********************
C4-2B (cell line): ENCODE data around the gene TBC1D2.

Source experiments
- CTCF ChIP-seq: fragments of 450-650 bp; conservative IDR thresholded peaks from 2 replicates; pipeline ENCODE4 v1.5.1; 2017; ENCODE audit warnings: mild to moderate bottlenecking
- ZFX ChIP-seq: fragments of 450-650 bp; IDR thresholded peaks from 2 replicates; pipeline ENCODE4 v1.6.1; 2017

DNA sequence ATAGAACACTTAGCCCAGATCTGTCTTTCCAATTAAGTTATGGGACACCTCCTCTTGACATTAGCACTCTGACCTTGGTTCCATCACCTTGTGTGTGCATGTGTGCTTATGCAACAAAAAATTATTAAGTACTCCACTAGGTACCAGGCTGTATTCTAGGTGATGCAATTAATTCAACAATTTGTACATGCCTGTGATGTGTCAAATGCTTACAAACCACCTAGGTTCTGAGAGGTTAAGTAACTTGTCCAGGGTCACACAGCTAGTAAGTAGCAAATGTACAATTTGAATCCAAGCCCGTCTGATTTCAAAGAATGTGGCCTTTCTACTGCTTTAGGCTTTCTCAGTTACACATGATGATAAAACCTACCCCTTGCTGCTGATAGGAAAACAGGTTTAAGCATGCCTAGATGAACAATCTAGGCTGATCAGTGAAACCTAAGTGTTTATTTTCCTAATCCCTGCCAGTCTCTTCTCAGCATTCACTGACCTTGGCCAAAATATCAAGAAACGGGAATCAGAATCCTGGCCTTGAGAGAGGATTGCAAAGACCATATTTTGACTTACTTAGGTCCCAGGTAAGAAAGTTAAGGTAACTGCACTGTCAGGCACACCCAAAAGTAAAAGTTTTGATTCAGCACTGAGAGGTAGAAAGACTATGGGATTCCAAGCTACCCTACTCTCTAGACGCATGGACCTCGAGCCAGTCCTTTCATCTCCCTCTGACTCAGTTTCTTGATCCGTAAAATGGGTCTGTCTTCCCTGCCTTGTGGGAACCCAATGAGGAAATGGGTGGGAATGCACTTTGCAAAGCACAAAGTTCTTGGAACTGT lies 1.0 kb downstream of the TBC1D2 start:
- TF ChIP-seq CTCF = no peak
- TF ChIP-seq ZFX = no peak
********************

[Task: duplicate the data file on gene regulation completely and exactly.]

C4-2B (cell line): ENCODE data around the gene TBC1D2.

Source experiments
- CTCF ChIP-seq: fragments of 450-650 bp; conservative IDR thresholded peaks from 2 replicates; pipeline ENCODE4 v1.5.1; 2017; ENCODE audit warnings: mild to moderate bottlenecking
- ZFX ChIP-seq: fragments of 450-650 bp; IDR thresholded peaks from 2 replicates; pipeline ENCODE4 v1.6.1; 2017

DNA sequence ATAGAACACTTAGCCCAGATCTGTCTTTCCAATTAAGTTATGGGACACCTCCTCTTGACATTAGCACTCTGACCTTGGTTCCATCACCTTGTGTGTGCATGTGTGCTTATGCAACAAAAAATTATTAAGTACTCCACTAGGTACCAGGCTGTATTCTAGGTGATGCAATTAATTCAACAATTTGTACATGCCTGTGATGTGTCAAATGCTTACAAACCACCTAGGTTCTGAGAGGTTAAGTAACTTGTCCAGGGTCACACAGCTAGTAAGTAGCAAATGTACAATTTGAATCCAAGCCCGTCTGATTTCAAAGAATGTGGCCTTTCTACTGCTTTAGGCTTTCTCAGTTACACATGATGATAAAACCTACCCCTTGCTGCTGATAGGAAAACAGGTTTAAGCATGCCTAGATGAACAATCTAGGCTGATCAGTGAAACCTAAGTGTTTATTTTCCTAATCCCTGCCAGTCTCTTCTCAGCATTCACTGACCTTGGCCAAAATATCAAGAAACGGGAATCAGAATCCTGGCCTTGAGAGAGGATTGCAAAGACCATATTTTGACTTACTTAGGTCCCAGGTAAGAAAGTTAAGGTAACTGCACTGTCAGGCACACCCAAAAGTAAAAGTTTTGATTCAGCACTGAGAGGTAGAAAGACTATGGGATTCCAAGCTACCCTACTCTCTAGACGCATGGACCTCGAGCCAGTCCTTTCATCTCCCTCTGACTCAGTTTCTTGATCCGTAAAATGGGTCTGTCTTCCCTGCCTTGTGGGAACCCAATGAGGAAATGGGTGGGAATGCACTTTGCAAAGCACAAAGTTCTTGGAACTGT lies 1.0 kb downstream of the TBC1D2 start:
- TF ChIP-seq CTCF = no peak
- TF ChIP-seq ZFX = no peak